Tuesday was a great day. Even though I was scheduled to work at my paying job, I wonderfully and unexpectedly got the day off. I was thrilled due to the fact, well I wouldn’t be at work, and the prospect of sleeping in. One of my guilty pleasures. After some glorious sleep I awoke to a craving for peanut butter. I love having it in the morning on a crusty slice of bread or english muffin. Knowing we didn’t have any on hand I decided to use the whole almonds I had and a bit of industriousness to make some homemade almond butter. Recently discovering the fabulous blog Gluten-Free Girl and the Chef I came across this how-to for said almond butter. I mixed in a bit of cinnamon and honey to mine. It was delicious and oh so easy!
The day progressed like any other; working around the house, reading, giving Eric a much needed hair cut. Also on my mind were the preserved lemons that I had eaten from Eric’s Indian pupil. After a few quick google searches I discovered many recipes for preserving them and also realized how versatile they can be in recipes. A few days ago we purchased two bags of beautiful lemons from our local Aldi’s. Rubbed with salt, the lemons were then quartered and packed into a quart jar. It was an aesthetic experience that I enjoyed. The fresh scent of the lemons, their oils releasing as they were packed into the jar. It was a thing of beauty rotating lemons and salt intermingled with spices. Found on The Kitchn preserved lemons with cardamom appealed to my sensory organs of smell and taste. Eric and I both love cardamom for it’s unique aromatic qualities and exotic flavor. I imagine the many spice traders carrying this in their satchels enticing buyers with its heady fragrance. Even today it is much sought after and one of the most expensive spices. We had a bag of green cardamom that was just right for this recipe. I added a few extra than what the recipe called for along with a cinnamon stick. More on this in a month when my lemons are preserved.
After all these new recipes, albeit easy, I still needed to figure out what we would be having for dinner. Looking around the refrigerator, I found carrots and three-fourths of the roast that Eric had left after using it to make beef tacos. We had garlic, onions, red potatoes, a sprig of rosemary taken from my mom’s giant plant at home, stewed tomatoes, homemade canned pureed tomatoes, and a few porters. I decided on beef stew. I actually have never made beef stew but having eaten it I figured I could throw it together on my own. Using the crock-pot, which is an underused appliance in our kitchen, it turned out better than divine. I love adding beer as the liquid ingredient to soups, particularly chili and stews. The dark beer helps to tenderize and flavor the meat, giving the stew a unique taste. I used canned (purchased) stewed tomatoes because it was want I had on hand. Also the canned crushed tomatoes that I used where homegrown from the shared garden we have with my parents. They were a labor of love infused with fresh garlic and herbs from our herb garden. Use what you have and herb it up as you desire. Here is the recipe.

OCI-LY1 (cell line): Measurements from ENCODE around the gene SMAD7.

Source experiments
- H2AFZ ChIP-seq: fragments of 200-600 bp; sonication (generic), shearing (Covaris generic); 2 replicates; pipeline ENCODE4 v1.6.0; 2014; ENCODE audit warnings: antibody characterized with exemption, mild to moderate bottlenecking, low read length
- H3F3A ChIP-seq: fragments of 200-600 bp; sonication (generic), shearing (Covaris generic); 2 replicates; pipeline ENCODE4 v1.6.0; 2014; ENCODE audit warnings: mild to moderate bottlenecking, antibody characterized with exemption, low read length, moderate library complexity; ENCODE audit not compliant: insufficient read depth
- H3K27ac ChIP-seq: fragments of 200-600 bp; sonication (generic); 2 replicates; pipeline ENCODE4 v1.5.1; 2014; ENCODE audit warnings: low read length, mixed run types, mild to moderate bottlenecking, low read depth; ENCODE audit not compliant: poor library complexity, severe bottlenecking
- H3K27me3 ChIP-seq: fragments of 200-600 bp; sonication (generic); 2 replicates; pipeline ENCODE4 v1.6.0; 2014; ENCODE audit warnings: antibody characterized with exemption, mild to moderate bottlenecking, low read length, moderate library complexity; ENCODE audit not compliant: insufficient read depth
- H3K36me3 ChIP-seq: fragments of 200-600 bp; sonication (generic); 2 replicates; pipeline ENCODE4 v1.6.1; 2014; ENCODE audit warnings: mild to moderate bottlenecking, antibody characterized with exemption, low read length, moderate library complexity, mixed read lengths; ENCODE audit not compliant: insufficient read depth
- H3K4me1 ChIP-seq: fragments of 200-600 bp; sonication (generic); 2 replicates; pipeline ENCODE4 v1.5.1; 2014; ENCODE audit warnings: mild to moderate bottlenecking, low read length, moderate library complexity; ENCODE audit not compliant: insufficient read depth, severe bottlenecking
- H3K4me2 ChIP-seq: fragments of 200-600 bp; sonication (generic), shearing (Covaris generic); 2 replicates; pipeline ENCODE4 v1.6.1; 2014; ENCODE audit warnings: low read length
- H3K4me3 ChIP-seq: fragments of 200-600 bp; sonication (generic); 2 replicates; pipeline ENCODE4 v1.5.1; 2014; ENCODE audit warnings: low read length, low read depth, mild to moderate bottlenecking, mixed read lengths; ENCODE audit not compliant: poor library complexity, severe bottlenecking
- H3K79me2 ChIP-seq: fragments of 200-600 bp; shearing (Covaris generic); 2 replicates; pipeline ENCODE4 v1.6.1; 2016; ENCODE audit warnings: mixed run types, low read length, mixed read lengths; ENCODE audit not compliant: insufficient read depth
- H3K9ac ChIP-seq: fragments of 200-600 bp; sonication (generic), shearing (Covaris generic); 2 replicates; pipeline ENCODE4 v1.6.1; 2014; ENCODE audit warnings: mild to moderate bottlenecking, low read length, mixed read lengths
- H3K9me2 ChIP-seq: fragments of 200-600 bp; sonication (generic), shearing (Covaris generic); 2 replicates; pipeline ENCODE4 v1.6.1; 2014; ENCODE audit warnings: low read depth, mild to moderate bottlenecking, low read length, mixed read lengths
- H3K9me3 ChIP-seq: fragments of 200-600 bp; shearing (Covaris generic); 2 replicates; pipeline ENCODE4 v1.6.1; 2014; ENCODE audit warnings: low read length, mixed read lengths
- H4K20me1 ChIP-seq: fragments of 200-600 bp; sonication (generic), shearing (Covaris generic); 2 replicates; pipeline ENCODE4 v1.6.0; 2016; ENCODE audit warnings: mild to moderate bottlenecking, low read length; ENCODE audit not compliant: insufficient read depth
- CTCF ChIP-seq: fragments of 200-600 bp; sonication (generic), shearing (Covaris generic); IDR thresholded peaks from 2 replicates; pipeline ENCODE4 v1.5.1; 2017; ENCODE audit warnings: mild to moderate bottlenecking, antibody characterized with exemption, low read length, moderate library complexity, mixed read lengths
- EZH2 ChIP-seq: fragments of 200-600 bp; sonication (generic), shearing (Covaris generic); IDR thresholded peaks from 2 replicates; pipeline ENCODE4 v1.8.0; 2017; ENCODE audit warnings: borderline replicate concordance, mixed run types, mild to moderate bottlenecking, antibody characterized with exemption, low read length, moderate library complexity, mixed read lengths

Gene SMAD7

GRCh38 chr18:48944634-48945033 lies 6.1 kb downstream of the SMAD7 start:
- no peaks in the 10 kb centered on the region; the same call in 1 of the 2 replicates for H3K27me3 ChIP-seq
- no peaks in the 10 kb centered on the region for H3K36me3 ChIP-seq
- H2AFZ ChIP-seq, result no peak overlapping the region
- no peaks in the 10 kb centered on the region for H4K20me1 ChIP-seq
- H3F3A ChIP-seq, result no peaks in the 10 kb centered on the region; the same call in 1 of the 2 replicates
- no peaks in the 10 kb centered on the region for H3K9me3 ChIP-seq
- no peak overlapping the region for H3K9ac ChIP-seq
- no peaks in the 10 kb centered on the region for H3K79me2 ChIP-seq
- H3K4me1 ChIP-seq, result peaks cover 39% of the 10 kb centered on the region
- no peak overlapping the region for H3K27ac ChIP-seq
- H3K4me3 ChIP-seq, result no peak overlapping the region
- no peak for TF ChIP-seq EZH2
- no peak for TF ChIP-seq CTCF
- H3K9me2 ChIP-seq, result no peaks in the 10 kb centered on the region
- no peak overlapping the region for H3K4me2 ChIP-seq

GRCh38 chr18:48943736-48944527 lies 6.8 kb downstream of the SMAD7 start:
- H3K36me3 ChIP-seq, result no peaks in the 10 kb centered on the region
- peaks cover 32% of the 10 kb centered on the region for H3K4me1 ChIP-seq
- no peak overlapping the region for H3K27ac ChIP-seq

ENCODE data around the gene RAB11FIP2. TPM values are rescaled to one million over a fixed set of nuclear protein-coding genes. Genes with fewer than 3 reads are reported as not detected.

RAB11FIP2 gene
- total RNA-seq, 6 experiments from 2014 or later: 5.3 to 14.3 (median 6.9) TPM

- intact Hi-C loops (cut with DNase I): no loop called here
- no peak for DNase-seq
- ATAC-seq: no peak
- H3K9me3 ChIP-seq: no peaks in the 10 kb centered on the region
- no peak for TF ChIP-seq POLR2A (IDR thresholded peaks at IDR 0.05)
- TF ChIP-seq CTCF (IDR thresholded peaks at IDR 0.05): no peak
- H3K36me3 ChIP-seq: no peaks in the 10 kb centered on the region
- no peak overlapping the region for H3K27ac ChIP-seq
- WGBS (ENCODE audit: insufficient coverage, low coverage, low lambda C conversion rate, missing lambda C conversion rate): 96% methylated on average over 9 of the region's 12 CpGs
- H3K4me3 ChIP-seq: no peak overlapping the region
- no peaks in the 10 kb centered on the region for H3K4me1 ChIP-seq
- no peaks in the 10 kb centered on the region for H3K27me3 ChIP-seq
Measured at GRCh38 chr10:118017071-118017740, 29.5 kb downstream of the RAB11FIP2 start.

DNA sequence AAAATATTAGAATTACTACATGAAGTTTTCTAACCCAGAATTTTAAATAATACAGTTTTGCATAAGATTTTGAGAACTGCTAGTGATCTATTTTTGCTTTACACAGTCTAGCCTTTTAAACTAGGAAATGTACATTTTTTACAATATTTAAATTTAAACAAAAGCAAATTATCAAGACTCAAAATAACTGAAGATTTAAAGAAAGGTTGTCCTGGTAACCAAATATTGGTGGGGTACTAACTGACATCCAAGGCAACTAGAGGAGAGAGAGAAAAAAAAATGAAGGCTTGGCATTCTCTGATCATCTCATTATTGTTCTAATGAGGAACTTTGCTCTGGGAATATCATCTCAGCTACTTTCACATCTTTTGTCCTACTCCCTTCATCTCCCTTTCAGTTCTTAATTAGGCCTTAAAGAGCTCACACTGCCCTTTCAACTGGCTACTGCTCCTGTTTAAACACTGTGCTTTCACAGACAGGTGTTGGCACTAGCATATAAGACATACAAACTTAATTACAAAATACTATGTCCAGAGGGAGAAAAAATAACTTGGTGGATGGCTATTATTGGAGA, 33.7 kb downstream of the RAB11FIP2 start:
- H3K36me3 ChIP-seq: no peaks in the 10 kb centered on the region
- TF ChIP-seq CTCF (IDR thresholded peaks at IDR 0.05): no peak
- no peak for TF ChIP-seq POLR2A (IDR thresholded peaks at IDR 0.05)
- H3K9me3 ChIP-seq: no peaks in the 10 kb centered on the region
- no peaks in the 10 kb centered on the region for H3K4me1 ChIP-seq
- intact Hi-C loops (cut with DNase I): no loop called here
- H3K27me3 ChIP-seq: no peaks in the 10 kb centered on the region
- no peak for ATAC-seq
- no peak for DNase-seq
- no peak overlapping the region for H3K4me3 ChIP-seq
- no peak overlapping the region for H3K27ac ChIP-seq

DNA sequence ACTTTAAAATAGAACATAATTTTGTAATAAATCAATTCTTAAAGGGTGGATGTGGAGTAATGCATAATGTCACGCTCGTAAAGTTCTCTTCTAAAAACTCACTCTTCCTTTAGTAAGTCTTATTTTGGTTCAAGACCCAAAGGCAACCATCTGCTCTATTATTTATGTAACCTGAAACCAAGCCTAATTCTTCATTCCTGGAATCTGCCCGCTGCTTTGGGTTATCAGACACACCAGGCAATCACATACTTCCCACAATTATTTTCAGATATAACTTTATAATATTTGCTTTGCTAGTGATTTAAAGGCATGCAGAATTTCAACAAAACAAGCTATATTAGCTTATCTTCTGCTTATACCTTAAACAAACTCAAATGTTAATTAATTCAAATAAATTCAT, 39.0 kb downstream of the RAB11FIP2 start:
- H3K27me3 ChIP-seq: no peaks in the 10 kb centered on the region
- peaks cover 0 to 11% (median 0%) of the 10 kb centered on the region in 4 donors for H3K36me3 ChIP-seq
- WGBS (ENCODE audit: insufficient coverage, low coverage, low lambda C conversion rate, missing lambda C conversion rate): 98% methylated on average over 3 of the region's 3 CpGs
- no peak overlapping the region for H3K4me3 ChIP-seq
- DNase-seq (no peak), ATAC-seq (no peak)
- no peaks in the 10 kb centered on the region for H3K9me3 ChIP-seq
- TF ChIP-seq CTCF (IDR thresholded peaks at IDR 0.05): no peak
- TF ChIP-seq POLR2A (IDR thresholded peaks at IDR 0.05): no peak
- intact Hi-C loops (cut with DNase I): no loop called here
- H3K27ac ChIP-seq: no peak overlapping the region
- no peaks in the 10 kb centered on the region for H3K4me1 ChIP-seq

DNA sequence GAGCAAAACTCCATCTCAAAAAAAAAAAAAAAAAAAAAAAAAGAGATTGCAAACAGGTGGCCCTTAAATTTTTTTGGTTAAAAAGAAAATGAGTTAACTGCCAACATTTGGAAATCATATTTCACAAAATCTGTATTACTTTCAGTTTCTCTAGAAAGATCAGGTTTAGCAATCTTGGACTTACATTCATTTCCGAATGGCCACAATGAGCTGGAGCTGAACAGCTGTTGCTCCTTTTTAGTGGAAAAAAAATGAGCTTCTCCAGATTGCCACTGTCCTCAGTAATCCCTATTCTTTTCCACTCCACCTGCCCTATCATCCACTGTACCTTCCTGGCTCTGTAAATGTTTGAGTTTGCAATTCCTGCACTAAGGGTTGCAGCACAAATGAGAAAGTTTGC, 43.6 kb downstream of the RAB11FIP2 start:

My Beef Stew print
- 1 pound roast cut into chunks
- 1-14 oz can stewed tomatoes
- 1-12 oz bottle Otter Creek Stovepipe Porter or similar dark beer
- 1 quart homemade canned crushed tomatoes
- 4 to 5 smallish red potatoes washed and chunked
- 3 medium sized carrots thick cut on the diagonal
- 2 medium sized red onions peeled and chopped
- 4 cloves garlic smashed and diced
- 1 sprig rosemary
- 1 tsp crushed sage
- salt and pepper to taste
- With crock-pot setting on low, add stewed tomatoes, prepared vegetables and garlic.
- Add prepared beef and season liberally with salt. Season with fresh pepper if desired.
- Pour porter over beef and vegetables.
- Add rosemary and sage.
- Cook over low heat until meat is tender, stirring occasionally.
- Lastly add crushed tomatoes, this helped to thicken my stew and was the final addition about 10 minutes prior to serving. (I didn’t use flour in this stew and the beer can be gluten free if needed.)